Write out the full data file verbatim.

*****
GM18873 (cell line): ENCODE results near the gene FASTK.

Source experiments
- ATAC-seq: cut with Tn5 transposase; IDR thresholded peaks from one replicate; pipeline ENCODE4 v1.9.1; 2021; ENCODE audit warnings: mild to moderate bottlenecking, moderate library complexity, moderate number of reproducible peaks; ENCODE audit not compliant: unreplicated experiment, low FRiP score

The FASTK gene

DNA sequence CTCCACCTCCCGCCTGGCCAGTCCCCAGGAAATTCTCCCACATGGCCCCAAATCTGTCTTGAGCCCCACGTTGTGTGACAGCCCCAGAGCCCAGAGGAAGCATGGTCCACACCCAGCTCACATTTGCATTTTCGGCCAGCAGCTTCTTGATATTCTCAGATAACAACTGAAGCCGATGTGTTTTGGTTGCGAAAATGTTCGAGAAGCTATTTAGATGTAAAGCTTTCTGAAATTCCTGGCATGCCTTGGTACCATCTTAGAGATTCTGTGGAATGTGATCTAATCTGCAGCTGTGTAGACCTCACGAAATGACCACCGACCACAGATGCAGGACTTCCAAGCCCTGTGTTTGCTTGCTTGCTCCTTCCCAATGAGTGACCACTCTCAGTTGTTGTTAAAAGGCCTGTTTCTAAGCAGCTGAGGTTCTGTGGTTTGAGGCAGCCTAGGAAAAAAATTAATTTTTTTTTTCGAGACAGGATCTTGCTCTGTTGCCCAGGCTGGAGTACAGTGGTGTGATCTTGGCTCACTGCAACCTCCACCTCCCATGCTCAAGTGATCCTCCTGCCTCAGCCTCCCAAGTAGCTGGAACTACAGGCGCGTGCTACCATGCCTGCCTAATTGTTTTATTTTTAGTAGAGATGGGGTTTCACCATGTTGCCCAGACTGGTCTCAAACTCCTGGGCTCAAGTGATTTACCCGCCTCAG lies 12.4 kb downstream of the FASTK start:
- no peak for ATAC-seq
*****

GM18873 (cell line): ENCODE results near the gene FASTK.

Source experiments
- ATAC-seq: cut with Tn5 transposase; IDR thresholded peaks from one replicate; pipeline ENCODE4 v1.9.1; 2021; ENCODE audit warnings: mild to moderate bottlenecking, moderate library complexity, moderate number of reproducible peaks; ENCODE audit not compliant: unreplicated experiment, low FRiP score

The FASTK gene

DNA sequence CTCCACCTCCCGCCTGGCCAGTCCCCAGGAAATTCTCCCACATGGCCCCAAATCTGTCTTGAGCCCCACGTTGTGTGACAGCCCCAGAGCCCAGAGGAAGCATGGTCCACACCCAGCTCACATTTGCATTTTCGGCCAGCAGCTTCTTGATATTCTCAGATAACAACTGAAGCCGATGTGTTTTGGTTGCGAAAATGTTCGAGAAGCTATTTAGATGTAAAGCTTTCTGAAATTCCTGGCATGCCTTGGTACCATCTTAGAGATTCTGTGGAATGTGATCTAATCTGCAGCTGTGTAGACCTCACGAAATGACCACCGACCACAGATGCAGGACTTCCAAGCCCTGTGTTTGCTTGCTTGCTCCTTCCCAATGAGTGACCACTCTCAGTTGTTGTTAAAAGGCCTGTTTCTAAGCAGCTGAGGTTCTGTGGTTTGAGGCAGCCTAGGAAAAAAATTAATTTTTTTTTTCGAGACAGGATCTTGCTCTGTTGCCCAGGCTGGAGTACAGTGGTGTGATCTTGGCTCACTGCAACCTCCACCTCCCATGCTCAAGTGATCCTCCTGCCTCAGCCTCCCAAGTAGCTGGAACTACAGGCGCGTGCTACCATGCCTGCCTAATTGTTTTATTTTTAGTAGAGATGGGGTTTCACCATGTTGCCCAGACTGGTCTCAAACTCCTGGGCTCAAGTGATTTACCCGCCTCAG lies 12.4 kb downstream of the FASTK start:
- no peak for ATAC-seq